Report: H&M Fired Factory Workers for Getting Pregnant
H&M is under fire this week as a result of a new report from the Asia Floor Wage Alliance, according to Broadly. The report accuses H&M of exploiting workers in its factories in Cambodia and India. One of the most stunning report findings is that garment workers are routinely fired if they become pregnant.
According to the report, employees from 11 out of 12 factories in Cambodia said they were fired or witnessed someone get fired as a result of pregnancy. In addition, workers from nine out of 12 factories in Cambodia reported sexual harassment is common in the workplace.
Factory conditions already are abysmal in Cambodia, with workers being fired for asking for sick days, refusing overtime, etc. H&M has affirmed its commitment to improving conditions for its factory workers, but local activists have pointed out numerous shortcomings.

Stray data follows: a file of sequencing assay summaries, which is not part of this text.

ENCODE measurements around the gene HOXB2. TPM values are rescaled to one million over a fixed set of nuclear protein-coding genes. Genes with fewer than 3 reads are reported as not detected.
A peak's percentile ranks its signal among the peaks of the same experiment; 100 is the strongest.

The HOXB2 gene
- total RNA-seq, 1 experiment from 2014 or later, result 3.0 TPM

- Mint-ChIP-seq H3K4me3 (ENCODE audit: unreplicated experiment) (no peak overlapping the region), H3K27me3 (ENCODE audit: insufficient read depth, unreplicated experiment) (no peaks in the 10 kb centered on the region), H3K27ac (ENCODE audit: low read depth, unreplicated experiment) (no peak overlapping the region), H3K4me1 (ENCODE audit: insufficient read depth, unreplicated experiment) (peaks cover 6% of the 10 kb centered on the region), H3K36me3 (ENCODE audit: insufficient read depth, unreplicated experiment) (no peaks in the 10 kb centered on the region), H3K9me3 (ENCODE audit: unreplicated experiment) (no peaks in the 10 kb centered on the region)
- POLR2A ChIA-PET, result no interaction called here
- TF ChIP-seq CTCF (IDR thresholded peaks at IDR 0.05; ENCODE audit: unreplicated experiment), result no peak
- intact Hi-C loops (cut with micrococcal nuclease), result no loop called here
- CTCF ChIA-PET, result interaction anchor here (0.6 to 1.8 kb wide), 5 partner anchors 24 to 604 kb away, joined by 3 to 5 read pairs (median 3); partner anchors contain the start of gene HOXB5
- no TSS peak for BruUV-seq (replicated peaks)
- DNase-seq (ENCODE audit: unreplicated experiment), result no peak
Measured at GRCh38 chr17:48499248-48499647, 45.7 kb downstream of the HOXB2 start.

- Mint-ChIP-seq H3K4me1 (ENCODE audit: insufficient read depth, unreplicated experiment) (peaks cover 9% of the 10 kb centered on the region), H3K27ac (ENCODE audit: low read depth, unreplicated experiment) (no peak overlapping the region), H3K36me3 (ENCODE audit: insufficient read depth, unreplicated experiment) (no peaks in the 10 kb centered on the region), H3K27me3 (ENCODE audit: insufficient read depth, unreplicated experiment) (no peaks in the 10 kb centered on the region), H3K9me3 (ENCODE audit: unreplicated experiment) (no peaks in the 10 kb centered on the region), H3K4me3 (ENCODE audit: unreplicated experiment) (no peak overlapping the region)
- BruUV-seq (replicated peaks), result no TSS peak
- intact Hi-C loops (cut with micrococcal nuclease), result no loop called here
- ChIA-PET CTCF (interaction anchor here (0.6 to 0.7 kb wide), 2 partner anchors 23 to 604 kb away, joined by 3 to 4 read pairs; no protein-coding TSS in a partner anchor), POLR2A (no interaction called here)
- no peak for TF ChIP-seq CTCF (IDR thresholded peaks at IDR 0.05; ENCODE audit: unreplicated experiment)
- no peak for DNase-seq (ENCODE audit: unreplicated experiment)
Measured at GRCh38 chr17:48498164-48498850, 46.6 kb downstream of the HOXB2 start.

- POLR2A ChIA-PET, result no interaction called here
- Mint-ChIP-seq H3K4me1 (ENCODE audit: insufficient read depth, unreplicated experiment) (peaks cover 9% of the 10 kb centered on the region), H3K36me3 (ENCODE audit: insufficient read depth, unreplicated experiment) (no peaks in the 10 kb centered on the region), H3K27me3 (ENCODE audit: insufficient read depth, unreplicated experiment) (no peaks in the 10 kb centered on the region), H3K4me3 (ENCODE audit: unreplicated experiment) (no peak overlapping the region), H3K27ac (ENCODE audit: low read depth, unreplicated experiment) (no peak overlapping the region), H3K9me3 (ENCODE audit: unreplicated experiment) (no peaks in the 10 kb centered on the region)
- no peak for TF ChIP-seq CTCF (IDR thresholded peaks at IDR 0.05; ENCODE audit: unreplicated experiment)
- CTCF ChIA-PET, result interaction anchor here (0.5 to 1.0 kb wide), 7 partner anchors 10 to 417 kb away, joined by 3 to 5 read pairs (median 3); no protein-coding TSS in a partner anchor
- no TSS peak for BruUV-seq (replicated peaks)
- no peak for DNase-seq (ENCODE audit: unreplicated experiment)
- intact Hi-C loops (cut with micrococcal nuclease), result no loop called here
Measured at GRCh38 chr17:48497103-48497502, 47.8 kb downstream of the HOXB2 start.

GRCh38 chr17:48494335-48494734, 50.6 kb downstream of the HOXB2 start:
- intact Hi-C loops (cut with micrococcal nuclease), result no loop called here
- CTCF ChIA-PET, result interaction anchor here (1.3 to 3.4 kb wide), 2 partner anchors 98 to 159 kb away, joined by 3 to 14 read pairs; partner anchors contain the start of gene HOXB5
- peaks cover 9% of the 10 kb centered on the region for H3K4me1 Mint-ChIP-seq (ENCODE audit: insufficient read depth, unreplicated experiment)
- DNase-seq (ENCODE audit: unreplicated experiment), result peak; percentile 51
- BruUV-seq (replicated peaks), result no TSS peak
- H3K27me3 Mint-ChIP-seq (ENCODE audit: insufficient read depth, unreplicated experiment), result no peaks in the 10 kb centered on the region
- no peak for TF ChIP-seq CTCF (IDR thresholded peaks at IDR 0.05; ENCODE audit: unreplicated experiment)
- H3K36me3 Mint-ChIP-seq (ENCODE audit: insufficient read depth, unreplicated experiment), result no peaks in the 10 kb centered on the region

"H&M has been working actively for many years to help strengthen the textile workers' situation," an H&M spokesperson said in a statement to Broadly. "The long-term process of improving the textile industry continues step-by-step. The continued presence of long-term, responsible buyers is vital to the future development of countries such as Cambodia and India, and we want to continue to contribute to increased improvements in these markets."
Meanwhile, Indian labor activist Anannya Bhattacharjee told Broadly that H&M is making empty claims.
"The thing we find with H&M is that they are superficially responsive—they'll answer phone calls and emails," she said. "But they're actually very non-transparent. They won't tell us which factories they're running pilot schemes in, and they've not been forthcoming about how they plan to introduce their living wage."
Cambodia-based activist Tola Moeun described the serious problems garment workers in factories face as a result of pregnancy. Many turn to illegal, unsafe abortions to keep their jobs.
"If you look at the workforce of the garment industry, it's 85 percent female, mostly of childbearing age," she said. "They're almost all on short-term contracts, and they can't tell their bosses they're pregnant because they won't renew their contract[s], so they seek abortions. And when we're talking about abortions in Cambodia, these aren't proper medical abortions."